I’ve been writing pain since, always. I remember sharing a piece I was particularly pre-teen proud of, brought up short by the question: Does everything you write have to be so dark?
Of course, I’ve changed. I write about life: the known, unknown, bad, ugly, cliché.
I didn’t write for a few years. Guess which ones those were? Yep, that short little span of Jeff years.
I don’t think I’m incapable of happy prose. I’d like to think I was just too busy living happy.
Maybe. I don’t know. I just didn’t write. Much. I’ve found a few notes which are entirely inexplicable….
So, the shock of that. That word. Addiction.
I’ve wrapped my head around it, and yeah, I am completely sure. It is what I never considered it could be or would be or was or is.
I’m not nearly in the same spiritual place as when I was misunderstood 14 years ago.
I’m further away now then when I wasn’t at all.
I’m not sure how I’m gonna do this/how long its gonna take.
But, I’m kinda happy with my decision. And that feels … new.
Quote for the Week:
So, that’s how the scroll saw came to live in the computer room closet.
Jeff read the manual (sort of), but that’s as far as he got. His legs were giving out, and we had other things to concentrate on. I also made him promise not to use it for the first time when I wasn’t home. If he could break a toe while shaving his head… sawing surely needed to be supervised.
And that’s how the scroll saw ended up in the 2010, house sold, moving sale. It didn’t make it to a table until the second day, because I had imagined it would be harder to unearth from that over-stuffed closet. I marked it at $50 thinking that’d be a good starting amount. I didn’t have the box or the manual, but it was brand-new, never used and maybe someone would know what to do with it.
A little after 3 PM on the last day, a young couple came in. “Hmm,” the husband commented. “Honey? Look at this!”
“What is it?” she asked.
“A scroll saw, just like the one I rented last week for $85.00. I could buy this one and we’d never have to rent one again!”
“Oh,” she considered, then continued. “I just don’t think we can afford that right now, honey,” as she moved on to look at other items.
The fellow just stood there mesmerized.
Knowing I’d never use and not wanting to struggle it back into the closet or move it to Ann Arbor, I whispered to my gregarious friend, “He can have it for $35.00.”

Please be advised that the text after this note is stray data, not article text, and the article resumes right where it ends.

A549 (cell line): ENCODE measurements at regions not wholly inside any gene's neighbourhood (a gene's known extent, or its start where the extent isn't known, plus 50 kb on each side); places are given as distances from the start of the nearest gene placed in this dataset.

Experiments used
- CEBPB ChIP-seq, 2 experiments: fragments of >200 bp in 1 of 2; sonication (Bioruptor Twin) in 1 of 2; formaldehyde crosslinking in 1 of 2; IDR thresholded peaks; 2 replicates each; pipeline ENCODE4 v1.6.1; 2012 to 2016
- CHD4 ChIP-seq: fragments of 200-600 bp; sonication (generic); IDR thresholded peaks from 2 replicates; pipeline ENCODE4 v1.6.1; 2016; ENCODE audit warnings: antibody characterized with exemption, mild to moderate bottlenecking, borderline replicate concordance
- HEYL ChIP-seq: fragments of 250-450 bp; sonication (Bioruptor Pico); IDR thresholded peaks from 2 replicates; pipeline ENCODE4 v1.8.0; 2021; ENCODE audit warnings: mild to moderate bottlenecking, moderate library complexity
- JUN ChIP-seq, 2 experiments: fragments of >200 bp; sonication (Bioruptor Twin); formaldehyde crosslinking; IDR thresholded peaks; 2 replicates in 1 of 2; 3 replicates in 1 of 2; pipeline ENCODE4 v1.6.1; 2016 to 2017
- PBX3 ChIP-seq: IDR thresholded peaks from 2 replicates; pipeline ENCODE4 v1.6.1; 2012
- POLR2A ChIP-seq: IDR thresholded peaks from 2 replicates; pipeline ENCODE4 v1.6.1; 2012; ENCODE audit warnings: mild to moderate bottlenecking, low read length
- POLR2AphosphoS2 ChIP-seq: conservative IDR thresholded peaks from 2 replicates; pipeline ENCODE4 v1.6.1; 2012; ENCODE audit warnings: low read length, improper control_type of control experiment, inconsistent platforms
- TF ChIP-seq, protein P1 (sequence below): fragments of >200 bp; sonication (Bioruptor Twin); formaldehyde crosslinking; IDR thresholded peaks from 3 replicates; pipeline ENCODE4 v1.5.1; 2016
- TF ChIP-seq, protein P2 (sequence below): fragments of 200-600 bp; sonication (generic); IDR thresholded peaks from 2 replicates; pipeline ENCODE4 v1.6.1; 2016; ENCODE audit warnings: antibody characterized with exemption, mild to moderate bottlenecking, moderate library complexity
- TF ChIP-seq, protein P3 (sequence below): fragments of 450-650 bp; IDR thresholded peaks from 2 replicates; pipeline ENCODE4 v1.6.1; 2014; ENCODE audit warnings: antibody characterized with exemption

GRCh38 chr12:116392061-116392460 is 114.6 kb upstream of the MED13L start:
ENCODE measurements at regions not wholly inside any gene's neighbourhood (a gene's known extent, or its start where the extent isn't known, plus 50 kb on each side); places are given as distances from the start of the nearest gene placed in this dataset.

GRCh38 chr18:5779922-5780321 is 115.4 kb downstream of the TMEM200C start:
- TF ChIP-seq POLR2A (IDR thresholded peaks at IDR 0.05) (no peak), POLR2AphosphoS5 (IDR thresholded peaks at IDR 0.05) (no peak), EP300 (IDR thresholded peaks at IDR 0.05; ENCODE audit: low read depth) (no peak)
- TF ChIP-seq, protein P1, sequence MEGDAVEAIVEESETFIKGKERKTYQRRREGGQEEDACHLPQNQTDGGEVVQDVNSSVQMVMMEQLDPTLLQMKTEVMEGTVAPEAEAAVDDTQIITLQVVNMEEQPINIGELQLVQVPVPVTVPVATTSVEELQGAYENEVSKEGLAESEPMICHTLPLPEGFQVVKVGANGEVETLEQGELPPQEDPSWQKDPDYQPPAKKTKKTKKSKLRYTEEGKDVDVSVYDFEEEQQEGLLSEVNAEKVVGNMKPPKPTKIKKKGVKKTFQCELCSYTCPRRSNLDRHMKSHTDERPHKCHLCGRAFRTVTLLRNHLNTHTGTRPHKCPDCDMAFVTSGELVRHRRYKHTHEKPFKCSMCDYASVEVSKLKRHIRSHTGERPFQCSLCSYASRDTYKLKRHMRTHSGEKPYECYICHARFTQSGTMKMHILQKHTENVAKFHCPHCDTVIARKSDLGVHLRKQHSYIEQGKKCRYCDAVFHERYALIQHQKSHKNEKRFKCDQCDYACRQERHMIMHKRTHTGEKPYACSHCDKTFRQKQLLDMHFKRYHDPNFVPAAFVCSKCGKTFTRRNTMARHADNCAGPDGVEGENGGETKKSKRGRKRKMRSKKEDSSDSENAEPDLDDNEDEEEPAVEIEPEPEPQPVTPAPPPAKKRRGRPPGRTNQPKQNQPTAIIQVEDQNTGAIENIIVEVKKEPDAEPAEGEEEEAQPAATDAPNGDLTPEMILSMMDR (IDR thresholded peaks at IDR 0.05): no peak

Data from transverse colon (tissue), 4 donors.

Because she’s the outgoing one who has no problem dickering with yard salers or yard sale customers I gave her the appropriate lenience to do as she pleased.
From her perch near the cashbox, she announced the offer loudly, adding the key phrase, “It’s never been used!”
That’s when I heard it. The whimper.
I laughed out a bark, and leaned closer to my cohort. “That’s the exact same sound Jeff made when we bought that thing!”
He looked at his wife beseechingly and she slowly nodded her approval. As he stood there holding the saw, he told us that he and his wife were renovating their home. “Thank you so much. Thank you so much,” he kept repeating.
“Never been used,” my friend repeated as they headed-out. “Her husband passed!” she called after him, stopping them on the threshold of exiting.
I really thought that man was going to cry as he turned to stare at me. “It will get put to good use,” he answered quivering. “I promise it will get used.”
I may have lost money on that deal, but I gained another blessed insight into the non-coincidences of GOD’s careful plans.
What was that scroll saw worth? $215.00, $115, $62.50, $50.oo or $35.00?
Making Jeff happy, which made me happy, which made that family happy = sacredly priceless.
Quote for the Week:
One more thing, October 6, 2020, my friend, cohort and kindred soul, Paula, passed away.
At first I was like, “Really, Paula? Today?”
But, then, I let go a chuckle-sob, thanking her for not giving me a different date to commemorate.
If it a day had to suck, anyway, it might as well have been that one.